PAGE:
Hoping to trigger a federal investigation, a civil liberties group accused AOL of breaking a promise to protect its subscribers' privacy when the Time Warner Inc. (TWX) subsidiary recently released millions of Internet search requests — data that touched upon everything from Social Security numbers to murder plots.

The Electronic Frontier Foundation filed a Federal Trade Commission complaint Monday, a week after AOL apologized for posting about 19 million search requests made by about 658,000 subscribers during a three-month period ending in May.

The files containing the search requests were publicly accessible for 10 days before AOL finally removed the information, giving people plenty of time to fetch copies that continue to circulate on the Internet.

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In its 11-page complaint, the foundation asserts the AOL breach was serious enough to merit an FTC investigation in hopes of winning an order that would require AOL to provide more details about the gaffe.

The San Francisco-based foundation also wants FTC to order AOL to notify all subscribers whose search requests were revealed and pay for a year's protection from a credit monitoring service.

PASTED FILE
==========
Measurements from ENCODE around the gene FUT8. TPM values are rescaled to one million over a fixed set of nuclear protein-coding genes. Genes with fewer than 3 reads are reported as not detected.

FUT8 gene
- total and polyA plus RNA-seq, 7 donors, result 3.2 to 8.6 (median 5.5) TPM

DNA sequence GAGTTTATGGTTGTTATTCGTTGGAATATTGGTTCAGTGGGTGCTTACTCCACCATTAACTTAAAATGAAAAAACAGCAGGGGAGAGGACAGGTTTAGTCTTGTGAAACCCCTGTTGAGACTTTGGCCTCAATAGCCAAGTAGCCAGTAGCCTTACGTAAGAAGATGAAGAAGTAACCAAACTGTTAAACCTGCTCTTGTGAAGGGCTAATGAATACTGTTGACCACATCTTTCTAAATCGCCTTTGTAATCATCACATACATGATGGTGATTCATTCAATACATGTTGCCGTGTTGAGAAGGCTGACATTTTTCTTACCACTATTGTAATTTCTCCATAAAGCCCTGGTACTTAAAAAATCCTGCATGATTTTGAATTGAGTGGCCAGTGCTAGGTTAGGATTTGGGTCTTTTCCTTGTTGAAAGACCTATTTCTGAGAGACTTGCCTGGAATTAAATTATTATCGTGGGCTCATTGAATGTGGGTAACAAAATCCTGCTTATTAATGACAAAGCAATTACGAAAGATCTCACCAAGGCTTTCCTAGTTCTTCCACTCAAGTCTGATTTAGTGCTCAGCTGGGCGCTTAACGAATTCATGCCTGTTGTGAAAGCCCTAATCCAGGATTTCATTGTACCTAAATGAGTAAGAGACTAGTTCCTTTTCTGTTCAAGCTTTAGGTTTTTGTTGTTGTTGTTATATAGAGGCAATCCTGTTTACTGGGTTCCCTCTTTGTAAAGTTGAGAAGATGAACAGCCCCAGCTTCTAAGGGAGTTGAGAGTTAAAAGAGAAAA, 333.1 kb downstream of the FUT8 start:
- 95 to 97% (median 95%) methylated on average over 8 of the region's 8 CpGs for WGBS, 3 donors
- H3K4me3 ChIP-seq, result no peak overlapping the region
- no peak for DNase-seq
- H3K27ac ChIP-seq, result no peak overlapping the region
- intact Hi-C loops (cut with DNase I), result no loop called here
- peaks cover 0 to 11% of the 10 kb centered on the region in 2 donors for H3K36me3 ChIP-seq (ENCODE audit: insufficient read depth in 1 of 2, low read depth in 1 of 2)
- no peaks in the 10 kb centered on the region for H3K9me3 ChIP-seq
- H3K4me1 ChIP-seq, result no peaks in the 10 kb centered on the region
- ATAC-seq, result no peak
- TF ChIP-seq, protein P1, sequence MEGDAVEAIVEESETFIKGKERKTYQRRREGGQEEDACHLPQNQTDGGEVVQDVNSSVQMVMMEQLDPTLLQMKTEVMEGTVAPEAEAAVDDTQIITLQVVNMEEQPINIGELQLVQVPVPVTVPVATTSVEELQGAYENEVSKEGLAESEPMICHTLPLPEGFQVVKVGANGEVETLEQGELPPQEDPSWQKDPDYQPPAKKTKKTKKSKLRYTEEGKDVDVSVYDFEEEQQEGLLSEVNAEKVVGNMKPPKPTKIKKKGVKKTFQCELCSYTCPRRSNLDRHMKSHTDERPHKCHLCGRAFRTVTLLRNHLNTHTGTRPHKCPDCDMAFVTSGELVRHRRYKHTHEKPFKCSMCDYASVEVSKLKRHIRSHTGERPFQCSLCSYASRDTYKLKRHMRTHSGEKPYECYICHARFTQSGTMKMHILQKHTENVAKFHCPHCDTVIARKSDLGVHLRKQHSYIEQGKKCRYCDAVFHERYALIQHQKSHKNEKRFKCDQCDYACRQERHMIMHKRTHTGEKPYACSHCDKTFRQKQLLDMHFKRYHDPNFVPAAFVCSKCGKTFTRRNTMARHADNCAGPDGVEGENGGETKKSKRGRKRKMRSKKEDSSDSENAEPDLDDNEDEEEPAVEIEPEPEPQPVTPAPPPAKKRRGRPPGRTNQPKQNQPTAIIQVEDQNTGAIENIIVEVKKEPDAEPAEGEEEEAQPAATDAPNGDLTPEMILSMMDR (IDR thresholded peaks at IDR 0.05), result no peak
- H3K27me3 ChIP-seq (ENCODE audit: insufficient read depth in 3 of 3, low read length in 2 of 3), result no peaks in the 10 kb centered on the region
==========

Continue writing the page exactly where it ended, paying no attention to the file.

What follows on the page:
The complaint alleges AOL's unauthorized release of the information, which included creepy search requests like "how to kill your wife," represents an unfair or deceptive trade practice.

The foundation said the released material also included 175 searches containing Social Security numbers, which can provide a stepping stone to identity theft.

While declining to comment on Monday's complaint, AOL spokesman Andrew Weinstein said the company doesn't have a list of the subscribers affected by the breach. The search requests were broken down into groups identified by numbers, with all names removed.

But AOL has acknowledged some of the search requests contained enough personal data to identify the people behind the queries.

"We are conducting our own internal investigation to make sure this kind of thing doesn't happen again," Weinstein said.

An FTC spokeswoman on Monday declined to say whether the agency intends to open an investigation. With few exceptions, the FTC doesn't confirm its investigations.

Another consumer rights group, the World Privacy Forum, plans to file an FTC complaint against AOL later this week, according to Pam Dixon, the group's executive director.

The calls for a federal inquiry threaten to make it more difficult for AOL to move past its self-described "screw up," just as management strives to attract more Web surfers to generate more advertising revenue.